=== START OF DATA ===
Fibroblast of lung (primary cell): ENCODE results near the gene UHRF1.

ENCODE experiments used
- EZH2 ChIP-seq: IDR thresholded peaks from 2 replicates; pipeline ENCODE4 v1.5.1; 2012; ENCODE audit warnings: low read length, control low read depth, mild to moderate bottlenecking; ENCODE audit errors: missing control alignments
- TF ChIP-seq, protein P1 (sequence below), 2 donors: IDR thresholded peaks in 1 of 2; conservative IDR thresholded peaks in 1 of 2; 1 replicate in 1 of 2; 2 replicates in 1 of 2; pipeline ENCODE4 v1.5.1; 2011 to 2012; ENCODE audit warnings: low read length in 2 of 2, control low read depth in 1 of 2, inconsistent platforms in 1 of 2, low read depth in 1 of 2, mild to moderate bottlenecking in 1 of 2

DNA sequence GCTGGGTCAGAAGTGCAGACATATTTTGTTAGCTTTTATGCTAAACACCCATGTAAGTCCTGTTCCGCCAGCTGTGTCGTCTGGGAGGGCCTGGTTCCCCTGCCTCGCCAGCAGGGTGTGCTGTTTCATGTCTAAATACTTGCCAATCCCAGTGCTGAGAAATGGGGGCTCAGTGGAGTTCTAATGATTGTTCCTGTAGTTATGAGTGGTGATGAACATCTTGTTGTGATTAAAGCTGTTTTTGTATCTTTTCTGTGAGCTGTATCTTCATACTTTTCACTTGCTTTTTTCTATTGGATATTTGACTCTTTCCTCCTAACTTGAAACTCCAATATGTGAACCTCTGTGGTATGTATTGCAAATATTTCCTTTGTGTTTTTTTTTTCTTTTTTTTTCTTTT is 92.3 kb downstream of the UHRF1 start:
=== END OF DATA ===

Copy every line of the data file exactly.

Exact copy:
Fibroblast of lung (primary cell): ENCODE results near the gene UHRF1.

ENCODE experiments used
- EZH2 ChIP-seq: IDR thresholded peaks from 2 replicates; pipeline ENCODE4 v1.5.1; 2012; ENCODE audit warnings: low read length, control low read depth, mild to moderate bottlenecking; ENCODE audit errors: missing control alignments
- TF ChIP-seq, protein P1 (sequence below), 2 donors: IDR thresholded peaks in 1 of 2; conservative IDR thresholded peaks in 1 of 2; 1 replicate in 1 of 2; 2 replicates in 1 of 2; pipeline ENCODE4 v1.5.1; 2011 to 2012; ENCODE audit warnings: low read length in 2 of 2, control low read depth in 1 of 2, inconsistent platforms in 1 of 2, low read depth in 1 of 2, mild to moderate bottlenecking in 1 of 2

DNA sequence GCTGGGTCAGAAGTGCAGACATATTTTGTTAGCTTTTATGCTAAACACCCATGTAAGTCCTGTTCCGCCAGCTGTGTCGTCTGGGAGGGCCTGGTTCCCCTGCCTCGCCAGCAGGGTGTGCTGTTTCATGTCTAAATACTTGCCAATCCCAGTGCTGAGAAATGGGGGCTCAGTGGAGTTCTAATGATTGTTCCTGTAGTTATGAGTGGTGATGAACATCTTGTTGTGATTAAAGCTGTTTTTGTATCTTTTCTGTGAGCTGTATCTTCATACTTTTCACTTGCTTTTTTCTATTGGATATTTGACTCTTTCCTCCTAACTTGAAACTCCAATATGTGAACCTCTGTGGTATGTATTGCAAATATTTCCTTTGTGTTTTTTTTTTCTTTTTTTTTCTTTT is 92.3 kb downstream of the UHRF1 start: